The trail in this section was rolling with no major climbs or descents, so we made good progress. Soon we reached the aid station. I had to tie my shoe and by the time I did that and replenished my water bottle, the guys I was running with ahd already taken off. I hit the trail behind them, but never saw them again. Earlier, we had passed my buddy, Tim, who was once again easing off his pace. I should have followed his example. I wasn't by myself, there was a runner behind me that I managed to stay in front for some time. The trail between aid station two and three was only a couple of miles long, but they would end up being the toughest couple of miles of all three days of stage racing. Again, Randy's words stuck in my head, this was technical stuff indeed. Most of these two miles involved getting by long sections of rocks. With the storm the night before, much of it was still damp which made me even more cautious in dealing with this section. The difficulty of the terrain and the quick pace I ran for the first nine miles of the day were catching up to me. Hell, it was probably the fifty miles of cumulative running over the last couple of days that were also catching up with me. I started to slow down. The runner that was behind me, was in front fo me before long and I was left alone until we came to a series of stair climbs. Up and up they went and these steps did me in.

Another runner caught up to me on the stairs and together we came into the third aid station. I was wiped out. He was fresh. We got what we needed from the aid station and headed out. We went up a road for a bit following the flag markers. When we came to an intersection, neither of us was sure which way to go, so we went straight. He was stronger than me at this point and got ahead. I was looking for markers after a while but didn't see any and I thought it was weird that we would run on asphalt for this long. I turned around and headed back to the intersection. I turned right and finally saw another marker. I was back on track. I also picked up another runner and and together we were back on single track soon. This runner had been at Western States the year before and she was telling me about her experience. This helped me forget how crappy I was feeling at the time. Down we went and it wasn't long before we were following the trail along side a creek. The trail wasn't as tough as the earlier section, but it still had its share of rocky segments. It also had a series of suspension bridges to cross which were a bit slippery and we had to be mindful of our steps.

The guy that had run ahead of me on the asphalt, soon caught up and passed us. He was upset about the "detour". Actually, he was really upset. My thought was that although I didn't care to lose time going the wrong way, I feel that it's just part of racing. Not much you can do about it.

The female runner I was running with also dropped me and I was again alone getting by on the trail. I was walking anything that remotely seemed like an incline and I was walking through the more technical sections. A couple more runners started catching up and passing me. A clear sign that I was toast. I tried to not think about it too much and take in the beautiful scenery of the trail. It really was spectacular running through the woods, along a creek and the weather was cooperating even though I could feel the temperature rising some and the humidity was high.

I was glad to reach aid station four and I knew I only had a handful of miles to go. The trail became much easier at this point and I just kept moving. I tried to latch on to a couple of runners that caught me, but it was futile. They dropped me too. This was it, I just had to finish my own race. The last couple of miles were endless. I was ready for the finish line. More runners caught me and passed me and I got "chicked" a couple of times in the last couple of miles.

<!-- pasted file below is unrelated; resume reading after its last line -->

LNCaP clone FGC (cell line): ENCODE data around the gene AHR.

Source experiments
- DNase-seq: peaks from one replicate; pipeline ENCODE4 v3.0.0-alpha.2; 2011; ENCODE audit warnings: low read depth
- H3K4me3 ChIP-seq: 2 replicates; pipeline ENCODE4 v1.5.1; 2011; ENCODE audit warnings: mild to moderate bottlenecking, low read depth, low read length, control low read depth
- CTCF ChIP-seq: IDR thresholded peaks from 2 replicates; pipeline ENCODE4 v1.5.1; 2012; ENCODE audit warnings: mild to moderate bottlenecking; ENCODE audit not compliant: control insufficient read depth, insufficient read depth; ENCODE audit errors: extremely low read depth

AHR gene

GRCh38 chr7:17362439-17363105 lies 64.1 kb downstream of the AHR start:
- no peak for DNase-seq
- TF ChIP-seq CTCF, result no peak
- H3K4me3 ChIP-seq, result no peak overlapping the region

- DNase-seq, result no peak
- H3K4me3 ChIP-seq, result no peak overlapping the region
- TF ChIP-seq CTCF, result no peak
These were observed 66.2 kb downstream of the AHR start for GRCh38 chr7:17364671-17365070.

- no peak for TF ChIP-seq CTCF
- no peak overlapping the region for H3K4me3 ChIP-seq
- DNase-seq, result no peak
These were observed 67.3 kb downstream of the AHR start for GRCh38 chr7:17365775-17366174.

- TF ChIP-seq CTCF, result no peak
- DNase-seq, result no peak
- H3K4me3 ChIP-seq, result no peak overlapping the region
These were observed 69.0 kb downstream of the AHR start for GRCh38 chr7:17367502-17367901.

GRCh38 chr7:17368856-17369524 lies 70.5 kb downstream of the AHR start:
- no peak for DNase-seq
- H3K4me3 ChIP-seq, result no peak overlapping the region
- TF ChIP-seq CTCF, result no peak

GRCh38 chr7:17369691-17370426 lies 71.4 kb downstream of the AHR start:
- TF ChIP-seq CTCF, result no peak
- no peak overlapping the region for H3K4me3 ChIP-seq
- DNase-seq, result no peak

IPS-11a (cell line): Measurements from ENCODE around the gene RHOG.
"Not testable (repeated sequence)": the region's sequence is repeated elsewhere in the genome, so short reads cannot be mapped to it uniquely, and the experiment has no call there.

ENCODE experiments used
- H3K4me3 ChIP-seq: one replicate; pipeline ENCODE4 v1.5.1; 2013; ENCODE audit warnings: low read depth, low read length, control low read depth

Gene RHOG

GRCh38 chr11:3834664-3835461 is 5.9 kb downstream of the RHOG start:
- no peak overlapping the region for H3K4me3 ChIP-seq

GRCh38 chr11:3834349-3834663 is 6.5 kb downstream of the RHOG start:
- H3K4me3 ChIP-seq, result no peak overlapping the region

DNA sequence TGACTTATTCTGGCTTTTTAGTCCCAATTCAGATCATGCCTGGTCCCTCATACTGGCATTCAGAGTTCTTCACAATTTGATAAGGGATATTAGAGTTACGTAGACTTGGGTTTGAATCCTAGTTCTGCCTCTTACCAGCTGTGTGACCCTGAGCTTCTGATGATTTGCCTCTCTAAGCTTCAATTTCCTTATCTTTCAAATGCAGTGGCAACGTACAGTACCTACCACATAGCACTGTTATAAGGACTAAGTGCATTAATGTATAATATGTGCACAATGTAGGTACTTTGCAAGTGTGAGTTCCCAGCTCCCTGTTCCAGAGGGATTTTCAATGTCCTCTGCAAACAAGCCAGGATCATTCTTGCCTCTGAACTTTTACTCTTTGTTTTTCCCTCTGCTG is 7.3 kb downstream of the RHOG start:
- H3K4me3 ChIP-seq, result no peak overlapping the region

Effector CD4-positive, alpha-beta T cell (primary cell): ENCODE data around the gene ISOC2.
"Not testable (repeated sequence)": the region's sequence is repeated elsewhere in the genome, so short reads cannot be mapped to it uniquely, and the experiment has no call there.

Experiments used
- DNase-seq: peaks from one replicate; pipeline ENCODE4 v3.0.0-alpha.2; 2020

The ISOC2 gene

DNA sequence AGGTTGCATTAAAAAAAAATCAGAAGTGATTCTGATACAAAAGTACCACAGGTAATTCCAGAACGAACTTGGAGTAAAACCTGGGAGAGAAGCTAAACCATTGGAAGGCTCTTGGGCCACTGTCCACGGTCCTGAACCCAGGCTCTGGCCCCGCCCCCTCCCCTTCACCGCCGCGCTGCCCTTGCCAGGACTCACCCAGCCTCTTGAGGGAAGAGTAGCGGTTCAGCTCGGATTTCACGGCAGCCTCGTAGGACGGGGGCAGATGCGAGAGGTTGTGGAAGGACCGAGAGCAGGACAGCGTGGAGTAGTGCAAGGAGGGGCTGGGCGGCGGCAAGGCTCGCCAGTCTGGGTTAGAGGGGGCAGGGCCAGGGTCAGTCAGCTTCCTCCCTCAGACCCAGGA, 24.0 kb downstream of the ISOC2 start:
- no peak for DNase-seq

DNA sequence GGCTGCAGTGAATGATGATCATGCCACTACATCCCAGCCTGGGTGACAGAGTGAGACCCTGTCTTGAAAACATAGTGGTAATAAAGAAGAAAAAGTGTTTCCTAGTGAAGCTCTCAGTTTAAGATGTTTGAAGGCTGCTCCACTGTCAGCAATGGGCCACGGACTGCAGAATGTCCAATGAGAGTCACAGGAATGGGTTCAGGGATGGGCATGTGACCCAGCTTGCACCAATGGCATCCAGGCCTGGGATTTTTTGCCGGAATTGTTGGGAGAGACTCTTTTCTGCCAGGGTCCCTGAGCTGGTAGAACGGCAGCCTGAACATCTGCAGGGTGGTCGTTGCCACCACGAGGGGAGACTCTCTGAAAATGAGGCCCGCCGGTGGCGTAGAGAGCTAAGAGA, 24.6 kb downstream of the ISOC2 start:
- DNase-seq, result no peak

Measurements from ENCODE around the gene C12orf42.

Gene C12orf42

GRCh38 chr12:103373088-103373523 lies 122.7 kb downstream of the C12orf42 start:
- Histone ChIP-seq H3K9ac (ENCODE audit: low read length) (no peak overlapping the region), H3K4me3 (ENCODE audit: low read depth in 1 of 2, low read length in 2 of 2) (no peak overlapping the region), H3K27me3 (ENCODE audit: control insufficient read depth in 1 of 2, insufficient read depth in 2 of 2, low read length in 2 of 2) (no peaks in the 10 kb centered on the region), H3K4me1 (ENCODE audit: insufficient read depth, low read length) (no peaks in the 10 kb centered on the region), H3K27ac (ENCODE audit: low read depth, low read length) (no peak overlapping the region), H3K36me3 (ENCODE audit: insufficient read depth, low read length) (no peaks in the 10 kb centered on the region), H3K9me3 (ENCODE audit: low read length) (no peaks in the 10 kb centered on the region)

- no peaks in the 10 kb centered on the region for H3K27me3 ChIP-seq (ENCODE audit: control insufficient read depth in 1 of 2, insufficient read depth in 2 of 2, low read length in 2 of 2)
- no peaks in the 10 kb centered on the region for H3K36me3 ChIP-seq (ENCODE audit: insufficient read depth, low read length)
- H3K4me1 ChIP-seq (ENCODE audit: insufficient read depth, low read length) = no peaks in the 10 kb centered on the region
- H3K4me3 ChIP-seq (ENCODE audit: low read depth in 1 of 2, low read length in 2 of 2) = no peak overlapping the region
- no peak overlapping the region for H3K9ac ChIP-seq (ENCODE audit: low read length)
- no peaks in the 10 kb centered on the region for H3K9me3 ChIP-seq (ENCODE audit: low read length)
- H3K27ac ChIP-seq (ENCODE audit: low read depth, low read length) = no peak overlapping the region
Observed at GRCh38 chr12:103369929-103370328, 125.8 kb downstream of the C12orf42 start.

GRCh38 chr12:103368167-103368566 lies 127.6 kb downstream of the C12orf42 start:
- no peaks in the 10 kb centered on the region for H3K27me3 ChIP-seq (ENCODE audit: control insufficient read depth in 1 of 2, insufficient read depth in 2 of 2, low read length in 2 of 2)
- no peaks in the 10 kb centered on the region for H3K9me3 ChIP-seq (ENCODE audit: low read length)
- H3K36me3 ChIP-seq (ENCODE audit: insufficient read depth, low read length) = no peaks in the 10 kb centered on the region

Finally, I could hear the music of the finish line and Randy making announcements. When I came off the trail and out into the open, I turned to the finish. As I came near, I could see my wife and my son with big supporting smiles on their faces. I picked up my step and came through the chute exhausted. I'm not sure I could have gone another mile. I ran really well on the first two stages and for the first half of the third day, but it wasn't pretty for the second half of this third stage.

I high-fived some of the other runners that had finished before me, grabbed something to drink and a seat at a picnic table while my family made their way towards me. I gave my wife a kiss and my son a big Father's Day hug.
Me and my son.

Once I recovered some what, I picked up my finisher's award and my free pair of Smartwool socks. I then took a look at the results. I finished stage three in 4:12. It took me almost an hour and a half longer to finish the 20 mile course compared to stage one's 18 mile course. That shows you just how hard is day three. The cumulative results were also posted...my time for all three days was 10:26:55 and I came in at 37th place overall. Not bad, I was really happy with that. If this was one continous ultra-race, that would have been one hell of a pace for sixty miles at a 10:43/mile.

I had never before run a stage race, but I am really glad that I ran this one. Like all Rock/Creek events, it is an extremely well put together event. I'm already looking to see if there are others like it around the country. The Gore-Tex Transrockies has been on my short list for some time. Maybe I need to figure out how to add that to my race calendar sooner versus later.

I'd like to thank Randy and Kris Whorton for all they do to put these races together and to Rock/Creek for supporting them. I'm looking forward to running Stump Jump 50K again in October.

*Visit the official race blog with updated results and photos for stage race day three.